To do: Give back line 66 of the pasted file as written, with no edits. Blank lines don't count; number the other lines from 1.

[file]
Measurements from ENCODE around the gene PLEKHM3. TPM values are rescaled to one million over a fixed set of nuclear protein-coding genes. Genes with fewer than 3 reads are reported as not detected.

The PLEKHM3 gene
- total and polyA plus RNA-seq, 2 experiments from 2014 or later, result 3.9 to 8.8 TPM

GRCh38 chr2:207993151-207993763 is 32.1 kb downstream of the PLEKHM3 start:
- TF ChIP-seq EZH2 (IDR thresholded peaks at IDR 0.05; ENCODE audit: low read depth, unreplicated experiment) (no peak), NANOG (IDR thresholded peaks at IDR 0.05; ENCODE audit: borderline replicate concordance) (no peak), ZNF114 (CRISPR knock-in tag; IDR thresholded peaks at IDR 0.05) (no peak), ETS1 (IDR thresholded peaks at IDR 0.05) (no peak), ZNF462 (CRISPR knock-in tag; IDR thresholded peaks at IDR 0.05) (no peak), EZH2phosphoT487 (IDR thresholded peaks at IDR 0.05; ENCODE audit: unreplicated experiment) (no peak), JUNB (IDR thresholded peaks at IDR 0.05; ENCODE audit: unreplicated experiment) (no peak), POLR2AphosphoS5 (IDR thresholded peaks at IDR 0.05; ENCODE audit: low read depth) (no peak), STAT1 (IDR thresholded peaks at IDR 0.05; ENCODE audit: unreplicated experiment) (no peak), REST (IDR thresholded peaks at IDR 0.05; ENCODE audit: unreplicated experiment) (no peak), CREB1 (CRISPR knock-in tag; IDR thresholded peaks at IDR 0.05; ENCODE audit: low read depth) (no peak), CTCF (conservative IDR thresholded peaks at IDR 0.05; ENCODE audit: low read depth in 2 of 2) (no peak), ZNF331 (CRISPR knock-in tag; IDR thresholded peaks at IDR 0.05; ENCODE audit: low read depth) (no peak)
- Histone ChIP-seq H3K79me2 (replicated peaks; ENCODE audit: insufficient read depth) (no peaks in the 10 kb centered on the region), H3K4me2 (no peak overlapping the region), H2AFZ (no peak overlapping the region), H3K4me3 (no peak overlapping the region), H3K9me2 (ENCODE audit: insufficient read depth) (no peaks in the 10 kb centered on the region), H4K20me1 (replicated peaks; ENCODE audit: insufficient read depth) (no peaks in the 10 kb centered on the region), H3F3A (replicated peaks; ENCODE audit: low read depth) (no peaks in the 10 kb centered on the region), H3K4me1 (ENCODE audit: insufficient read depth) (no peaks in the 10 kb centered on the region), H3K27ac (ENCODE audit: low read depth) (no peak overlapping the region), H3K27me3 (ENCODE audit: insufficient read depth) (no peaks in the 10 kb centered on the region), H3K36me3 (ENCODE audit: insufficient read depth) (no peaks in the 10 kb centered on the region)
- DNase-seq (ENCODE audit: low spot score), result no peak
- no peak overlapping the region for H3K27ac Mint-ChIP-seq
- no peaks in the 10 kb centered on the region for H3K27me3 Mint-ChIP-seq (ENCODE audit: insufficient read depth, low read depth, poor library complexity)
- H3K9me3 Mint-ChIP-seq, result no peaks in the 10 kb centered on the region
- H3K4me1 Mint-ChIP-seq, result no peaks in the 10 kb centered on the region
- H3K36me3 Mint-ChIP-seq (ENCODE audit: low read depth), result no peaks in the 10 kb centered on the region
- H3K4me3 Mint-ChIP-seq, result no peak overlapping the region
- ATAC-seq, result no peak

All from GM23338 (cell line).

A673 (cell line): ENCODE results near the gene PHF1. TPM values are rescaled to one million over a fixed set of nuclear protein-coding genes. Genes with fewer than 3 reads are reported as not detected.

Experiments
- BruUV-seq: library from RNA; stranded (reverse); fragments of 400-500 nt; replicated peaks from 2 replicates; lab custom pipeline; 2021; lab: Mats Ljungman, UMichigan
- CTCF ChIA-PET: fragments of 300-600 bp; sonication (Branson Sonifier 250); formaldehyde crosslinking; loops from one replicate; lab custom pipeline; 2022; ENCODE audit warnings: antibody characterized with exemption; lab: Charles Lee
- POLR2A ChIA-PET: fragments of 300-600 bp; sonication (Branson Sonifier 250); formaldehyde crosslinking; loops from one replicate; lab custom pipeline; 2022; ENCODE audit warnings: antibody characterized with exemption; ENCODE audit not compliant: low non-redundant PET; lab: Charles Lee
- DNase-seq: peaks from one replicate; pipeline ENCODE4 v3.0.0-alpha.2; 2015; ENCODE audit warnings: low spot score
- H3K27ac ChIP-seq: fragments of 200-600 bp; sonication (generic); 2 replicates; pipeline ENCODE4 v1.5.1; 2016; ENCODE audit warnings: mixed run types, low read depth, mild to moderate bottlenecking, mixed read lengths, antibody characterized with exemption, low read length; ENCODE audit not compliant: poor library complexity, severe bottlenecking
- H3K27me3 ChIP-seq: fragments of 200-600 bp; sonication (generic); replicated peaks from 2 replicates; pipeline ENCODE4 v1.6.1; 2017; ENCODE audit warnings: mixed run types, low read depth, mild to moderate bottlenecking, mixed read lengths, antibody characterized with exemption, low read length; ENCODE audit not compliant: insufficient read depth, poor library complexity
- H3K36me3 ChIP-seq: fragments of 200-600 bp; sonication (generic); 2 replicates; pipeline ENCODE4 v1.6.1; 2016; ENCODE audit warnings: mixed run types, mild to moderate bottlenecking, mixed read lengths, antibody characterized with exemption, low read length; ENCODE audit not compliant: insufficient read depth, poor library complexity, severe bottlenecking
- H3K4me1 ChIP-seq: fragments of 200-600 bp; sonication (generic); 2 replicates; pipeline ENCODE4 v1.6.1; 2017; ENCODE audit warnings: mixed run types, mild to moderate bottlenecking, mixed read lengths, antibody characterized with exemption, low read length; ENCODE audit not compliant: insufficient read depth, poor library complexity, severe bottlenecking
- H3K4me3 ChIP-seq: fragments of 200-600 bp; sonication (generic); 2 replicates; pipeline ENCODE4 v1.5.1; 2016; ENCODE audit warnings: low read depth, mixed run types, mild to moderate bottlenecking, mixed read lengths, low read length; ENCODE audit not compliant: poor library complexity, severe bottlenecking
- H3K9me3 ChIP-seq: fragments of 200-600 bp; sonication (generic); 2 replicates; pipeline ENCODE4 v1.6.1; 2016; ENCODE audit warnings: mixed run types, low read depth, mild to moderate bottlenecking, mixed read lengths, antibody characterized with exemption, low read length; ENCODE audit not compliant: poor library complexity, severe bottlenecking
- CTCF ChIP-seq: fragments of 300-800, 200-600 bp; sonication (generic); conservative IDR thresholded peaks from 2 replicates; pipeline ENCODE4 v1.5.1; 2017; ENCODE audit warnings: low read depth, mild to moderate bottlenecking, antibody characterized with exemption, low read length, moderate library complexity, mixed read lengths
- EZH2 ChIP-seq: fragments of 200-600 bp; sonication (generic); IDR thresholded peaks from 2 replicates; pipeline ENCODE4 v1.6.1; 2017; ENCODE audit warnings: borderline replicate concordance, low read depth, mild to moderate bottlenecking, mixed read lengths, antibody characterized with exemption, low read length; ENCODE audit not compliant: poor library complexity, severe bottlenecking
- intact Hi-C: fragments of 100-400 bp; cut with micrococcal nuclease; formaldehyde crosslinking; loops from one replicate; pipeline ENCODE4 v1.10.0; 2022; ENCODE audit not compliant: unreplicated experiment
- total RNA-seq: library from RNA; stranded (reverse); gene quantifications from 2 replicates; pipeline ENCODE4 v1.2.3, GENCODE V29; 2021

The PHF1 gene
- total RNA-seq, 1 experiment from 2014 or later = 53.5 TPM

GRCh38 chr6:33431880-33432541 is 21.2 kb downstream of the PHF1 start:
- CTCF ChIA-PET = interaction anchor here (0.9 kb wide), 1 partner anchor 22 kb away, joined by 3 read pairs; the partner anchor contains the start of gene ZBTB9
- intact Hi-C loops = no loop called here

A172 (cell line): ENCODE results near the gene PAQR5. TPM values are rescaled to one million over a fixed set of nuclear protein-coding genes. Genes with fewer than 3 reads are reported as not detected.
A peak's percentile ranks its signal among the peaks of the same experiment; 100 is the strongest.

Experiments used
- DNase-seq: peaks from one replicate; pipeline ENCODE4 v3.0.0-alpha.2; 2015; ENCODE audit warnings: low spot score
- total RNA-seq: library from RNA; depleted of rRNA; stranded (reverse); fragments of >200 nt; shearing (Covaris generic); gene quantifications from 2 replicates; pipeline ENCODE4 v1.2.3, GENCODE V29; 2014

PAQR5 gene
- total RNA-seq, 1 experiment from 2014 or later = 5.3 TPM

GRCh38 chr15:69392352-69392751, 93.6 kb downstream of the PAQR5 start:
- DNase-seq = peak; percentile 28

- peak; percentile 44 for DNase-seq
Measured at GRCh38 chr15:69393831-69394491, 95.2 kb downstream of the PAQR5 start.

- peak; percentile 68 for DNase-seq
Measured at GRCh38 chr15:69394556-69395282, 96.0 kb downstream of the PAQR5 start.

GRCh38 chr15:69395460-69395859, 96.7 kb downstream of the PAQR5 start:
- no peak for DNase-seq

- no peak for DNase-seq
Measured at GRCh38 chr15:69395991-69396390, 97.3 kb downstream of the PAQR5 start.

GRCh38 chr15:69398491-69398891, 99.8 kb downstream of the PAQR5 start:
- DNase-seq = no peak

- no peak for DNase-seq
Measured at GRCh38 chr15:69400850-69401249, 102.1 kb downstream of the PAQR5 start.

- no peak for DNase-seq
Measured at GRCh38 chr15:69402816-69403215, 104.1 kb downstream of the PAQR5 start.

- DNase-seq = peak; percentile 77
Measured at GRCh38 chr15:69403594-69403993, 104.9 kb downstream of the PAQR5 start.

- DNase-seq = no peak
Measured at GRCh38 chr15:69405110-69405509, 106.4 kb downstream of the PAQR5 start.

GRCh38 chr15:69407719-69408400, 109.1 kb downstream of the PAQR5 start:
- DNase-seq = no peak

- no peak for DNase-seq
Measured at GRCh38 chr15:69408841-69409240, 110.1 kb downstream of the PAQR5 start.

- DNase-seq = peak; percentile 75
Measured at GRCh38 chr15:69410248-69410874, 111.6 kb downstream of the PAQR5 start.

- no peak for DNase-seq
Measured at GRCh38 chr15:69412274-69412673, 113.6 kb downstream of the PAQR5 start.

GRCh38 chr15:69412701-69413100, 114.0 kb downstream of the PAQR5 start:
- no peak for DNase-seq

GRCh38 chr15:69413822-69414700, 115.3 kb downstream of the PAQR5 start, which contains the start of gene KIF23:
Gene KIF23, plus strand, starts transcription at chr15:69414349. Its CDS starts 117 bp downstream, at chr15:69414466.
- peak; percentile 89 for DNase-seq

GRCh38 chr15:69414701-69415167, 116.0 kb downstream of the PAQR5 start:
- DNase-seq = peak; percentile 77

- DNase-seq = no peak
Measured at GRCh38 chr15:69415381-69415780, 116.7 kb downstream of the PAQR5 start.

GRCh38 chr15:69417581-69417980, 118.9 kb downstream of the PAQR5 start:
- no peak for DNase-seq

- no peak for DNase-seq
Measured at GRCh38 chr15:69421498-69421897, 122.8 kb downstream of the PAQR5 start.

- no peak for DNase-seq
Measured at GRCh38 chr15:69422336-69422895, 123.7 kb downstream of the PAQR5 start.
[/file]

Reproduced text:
- no peak for DNase-seq